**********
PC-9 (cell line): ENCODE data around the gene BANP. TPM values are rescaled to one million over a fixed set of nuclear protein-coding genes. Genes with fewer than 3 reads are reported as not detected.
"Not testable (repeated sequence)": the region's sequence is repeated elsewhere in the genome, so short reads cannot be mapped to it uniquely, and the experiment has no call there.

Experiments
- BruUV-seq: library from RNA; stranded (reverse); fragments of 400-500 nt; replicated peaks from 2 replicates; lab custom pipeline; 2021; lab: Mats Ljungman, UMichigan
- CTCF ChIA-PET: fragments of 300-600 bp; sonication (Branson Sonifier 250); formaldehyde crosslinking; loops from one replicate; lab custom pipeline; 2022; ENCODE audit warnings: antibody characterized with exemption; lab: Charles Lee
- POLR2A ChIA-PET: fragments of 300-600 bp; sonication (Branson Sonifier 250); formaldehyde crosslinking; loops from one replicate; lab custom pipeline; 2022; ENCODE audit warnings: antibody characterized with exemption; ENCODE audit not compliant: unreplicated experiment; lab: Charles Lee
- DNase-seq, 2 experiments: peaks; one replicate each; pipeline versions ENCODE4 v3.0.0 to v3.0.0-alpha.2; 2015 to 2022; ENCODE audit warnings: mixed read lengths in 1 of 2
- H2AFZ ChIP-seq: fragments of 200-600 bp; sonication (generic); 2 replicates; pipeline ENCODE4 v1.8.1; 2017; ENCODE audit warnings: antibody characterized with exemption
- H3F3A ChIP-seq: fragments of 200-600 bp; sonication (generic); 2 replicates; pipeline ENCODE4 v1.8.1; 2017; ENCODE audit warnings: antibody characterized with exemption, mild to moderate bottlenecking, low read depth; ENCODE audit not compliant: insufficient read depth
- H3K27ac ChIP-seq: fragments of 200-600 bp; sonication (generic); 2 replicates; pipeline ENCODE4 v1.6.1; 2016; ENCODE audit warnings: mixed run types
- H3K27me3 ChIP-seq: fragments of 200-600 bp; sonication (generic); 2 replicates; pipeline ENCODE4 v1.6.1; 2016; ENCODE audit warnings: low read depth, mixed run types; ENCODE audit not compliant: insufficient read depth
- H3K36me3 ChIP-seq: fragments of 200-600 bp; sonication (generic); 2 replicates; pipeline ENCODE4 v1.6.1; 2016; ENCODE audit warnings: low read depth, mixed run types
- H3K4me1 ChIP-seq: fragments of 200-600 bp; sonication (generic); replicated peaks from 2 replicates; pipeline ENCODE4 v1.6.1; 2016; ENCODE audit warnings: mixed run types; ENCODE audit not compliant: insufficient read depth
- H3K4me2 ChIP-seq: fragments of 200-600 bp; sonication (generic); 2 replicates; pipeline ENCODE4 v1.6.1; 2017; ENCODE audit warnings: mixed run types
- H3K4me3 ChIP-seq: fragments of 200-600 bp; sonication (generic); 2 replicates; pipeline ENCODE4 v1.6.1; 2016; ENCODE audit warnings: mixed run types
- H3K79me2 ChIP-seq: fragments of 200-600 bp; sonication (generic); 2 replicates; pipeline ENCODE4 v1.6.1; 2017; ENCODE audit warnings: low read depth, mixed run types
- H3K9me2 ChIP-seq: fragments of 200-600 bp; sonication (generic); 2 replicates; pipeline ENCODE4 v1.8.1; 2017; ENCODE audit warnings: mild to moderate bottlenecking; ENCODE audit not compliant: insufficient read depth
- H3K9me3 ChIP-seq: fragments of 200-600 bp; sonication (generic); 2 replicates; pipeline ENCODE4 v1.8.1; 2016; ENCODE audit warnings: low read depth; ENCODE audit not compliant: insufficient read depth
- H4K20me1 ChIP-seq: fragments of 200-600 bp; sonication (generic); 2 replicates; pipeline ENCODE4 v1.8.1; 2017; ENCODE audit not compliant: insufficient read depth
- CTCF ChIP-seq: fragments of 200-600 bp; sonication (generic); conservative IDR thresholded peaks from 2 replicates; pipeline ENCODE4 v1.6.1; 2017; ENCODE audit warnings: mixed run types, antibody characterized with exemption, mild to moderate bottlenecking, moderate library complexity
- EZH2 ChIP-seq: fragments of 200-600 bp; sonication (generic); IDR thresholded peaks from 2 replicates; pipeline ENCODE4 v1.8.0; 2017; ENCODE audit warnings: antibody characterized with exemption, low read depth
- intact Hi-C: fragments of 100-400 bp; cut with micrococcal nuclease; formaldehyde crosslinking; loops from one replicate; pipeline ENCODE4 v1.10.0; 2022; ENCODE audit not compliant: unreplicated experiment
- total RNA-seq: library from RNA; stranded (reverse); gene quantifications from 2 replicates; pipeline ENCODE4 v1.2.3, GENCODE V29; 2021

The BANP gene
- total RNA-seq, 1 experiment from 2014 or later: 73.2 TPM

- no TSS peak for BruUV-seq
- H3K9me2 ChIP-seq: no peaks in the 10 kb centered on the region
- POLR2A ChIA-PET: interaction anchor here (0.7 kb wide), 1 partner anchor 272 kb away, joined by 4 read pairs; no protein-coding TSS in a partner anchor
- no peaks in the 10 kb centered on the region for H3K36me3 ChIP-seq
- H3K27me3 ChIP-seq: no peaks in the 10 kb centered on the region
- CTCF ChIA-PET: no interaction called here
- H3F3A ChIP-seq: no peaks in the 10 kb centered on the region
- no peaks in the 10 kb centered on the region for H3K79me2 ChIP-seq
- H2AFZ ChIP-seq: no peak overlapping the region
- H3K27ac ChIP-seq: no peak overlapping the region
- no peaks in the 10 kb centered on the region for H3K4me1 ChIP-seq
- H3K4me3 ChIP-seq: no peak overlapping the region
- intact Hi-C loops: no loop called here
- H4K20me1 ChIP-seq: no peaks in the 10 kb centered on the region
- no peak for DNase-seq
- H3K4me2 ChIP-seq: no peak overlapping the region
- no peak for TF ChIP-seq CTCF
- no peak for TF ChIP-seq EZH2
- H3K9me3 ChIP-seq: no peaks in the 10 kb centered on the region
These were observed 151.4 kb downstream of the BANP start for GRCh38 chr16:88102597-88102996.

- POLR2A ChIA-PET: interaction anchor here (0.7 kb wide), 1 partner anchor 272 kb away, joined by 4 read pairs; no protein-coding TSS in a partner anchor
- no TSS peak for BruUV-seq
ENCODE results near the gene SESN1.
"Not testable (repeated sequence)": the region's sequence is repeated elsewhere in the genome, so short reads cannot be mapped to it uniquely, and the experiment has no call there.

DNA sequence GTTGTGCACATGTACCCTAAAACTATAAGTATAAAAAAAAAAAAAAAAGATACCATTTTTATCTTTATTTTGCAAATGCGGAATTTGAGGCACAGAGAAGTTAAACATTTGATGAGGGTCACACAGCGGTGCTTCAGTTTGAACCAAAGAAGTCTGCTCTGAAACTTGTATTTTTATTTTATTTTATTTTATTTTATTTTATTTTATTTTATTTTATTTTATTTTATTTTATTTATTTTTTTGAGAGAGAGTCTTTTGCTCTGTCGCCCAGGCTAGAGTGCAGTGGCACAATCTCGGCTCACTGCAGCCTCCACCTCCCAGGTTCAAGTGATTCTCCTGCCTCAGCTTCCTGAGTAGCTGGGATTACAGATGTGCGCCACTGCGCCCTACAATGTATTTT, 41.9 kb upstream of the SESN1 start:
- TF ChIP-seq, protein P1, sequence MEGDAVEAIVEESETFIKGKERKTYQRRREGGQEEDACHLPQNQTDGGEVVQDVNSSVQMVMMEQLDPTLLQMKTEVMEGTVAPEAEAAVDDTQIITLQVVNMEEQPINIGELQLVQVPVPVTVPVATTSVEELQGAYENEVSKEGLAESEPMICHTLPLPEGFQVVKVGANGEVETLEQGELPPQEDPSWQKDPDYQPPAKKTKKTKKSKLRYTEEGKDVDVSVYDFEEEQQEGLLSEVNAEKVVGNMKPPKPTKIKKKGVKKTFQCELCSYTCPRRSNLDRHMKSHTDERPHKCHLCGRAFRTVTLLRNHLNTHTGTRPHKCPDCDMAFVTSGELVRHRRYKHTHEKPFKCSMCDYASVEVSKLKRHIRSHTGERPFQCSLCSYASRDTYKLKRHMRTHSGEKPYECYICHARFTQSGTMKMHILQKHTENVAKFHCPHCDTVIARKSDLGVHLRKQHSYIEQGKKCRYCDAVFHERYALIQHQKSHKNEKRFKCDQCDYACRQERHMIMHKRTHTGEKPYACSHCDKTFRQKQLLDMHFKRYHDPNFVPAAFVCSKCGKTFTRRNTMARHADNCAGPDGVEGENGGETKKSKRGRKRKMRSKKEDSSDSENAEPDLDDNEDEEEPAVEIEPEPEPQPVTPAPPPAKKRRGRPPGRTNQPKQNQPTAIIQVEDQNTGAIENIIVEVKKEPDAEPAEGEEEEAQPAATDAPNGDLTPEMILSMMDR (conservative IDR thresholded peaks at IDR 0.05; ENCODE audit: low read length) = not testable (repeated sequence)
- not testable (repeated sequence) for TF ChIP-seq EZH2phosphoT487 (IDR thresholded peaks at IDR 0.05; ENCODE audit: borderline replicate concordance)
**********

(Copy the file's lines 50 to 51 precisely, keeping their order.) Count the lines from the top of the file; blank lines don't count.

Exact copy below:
DNA sequence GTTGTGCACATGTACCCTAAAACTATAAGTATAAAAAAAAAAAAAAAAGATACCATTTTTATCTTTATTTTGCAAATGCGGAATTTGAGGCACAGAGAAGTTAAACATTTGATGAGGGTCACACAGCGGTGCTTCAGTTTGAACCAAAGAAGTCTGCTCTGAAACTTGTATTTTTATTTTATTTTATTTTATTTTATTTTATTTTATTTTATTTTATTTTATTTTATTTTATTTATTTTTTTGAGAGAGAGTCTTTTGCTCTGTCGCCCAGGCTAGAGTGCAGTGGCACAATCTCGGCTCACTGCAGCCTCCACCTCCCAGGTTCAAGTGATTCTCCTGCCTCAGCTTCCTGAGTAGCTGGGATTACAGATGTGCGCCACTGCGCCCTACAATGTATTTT, 41.9 kb upstream of the SESN1 start:
- TF ChIP-seq, protein P1, sequence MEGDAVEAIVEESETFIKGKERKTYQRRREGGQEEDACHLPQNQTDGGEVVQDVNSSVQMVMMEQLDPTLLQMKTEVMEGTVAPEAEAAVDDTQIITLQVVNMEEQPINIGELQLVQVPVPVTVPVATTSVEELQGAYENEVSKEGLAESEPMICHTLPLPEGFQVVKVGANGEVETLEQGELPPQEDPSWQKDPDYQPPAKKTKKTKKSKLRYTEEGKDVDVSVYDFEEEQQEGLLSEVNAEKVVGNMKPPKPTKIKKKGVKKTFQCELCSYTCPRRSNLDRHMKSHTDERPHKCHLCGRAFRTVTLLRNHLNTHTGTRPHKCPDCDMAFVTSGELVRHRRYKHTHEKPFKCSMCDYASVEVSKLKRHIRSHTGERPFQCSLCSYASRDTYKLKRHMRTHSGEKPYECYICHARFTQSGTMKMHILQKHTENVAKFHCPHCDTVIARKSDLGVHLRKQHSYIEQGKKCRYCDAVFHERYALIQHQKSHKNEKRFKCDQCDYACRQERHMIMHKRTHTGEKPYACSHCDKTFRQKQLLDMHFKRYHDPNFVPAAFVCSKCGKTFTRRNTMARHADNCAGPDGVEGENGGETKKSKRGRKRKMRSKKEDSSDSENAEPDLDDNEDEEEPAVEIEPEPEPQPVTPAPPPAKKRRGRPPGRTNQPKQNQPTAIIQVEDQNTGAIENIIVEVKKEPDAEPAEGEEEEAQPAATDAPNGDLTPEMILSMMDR (conservative IDR thresholded peaks at IDR 0.05; ENCODE audit: low read length) = not testable (repeated sequence)